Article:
Croatia fulfills clean air rules obligations
- by croatiaweek
- in News
ZAGREB, June 26 (Hina) – Croatia is among ten member states that meet the criteria to reduce emissions by 2020 and is also among four member states that meet the obligations set for 2030, a report by the European Commission on the implementation of the new European clean air rules.
“Most Member States are at risk of not complying with their 2020 or 2030 emission reduction commitments. While some Member States show good practices that should be inspiring for others, the Report demonstrates the need for additional measures in order to reduce air pollution,” the Commission said in a press release.
According to the Commission, 10 of the 27 EU member states, including Croatia, have achieved their objectives of reducing air pollution for 2020, while it is expected that only four countries will meet their objectives for 2030 – Croatia, Cyprus, the Netherlands and Finland.
The Commission underlined that the assessment of the member states’ first programmes to control air emissions finds that the implementation of the new European clean air rules needs improvement.
“Member States need to step up efforts across all sectors to make sure their citizens can breathe clean air, preventing respiratory diseases and premature death caused by breathing polluted air,” the Commission said on its web site.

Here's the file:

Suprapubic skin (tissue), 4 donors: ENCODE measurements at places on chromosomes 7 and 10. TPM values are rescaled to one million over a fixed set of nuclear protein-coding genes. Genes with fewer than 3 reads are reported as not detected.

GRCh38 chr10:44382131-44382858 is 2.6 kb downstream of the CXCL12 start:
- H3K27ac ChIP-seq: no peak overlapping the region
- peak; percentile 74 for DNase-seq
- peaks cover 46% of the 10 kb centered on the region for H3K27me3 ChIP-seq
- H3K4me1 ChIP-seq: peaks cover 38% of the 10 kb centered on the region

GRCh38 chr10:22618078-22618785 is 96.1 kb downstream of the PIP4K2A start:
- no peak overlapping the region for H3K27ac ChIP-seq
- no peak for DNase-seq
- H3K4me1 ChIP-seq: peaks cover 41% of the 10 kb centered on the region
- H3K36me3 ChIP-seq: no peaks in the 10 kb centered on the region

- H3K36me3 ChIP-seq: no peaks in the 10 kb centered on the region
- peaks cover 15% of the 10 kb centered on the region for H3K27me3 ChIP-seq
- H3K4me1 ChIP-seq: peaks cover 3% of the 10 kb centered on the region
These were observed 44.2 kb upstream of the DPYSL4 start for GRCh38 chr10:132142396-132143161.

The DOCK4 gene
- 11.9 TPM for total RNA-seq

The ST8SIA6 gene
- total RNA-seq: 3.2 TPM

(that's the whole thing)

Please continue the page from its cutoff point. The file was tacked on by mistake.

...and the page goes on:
“Too many citizens are still at risk from the air they breathe. We need more effective measures to cut pollution in numerous Member States and to tackle air emissions across sectors, including agriculture, transport and energy. There has never been a better time to make these changes: investing in cleaner air means investing in citizens’ health, in our climate, and it’s the kick-start our economy needs. That’s the thinking behind the European Green Deal, and it’s the logic the environment needs,” EU Commissioner for the Environment, Fisheries and Oceans Virginijus Sinkevicius was quoted as saying.
The directive that entered into force on 31 December 2016 is the main legislative instrument to achieve the Clean Air Programme’s objectives by 2030. Its full implementation will reduce negative health impacts of pollution by 50% by 2030.
The directive sets national emission reduction commitments for the periods 2020-29 and more ambitious ones for 2030-onwards for five important air pollutants: nitrogen oxides (NOx), non-methane volatile organic compounds (NMVOC), sulphur dioxide (SO2), ammonia (NH3) and fine particulate matter (PM2.5), the EC said in its press release.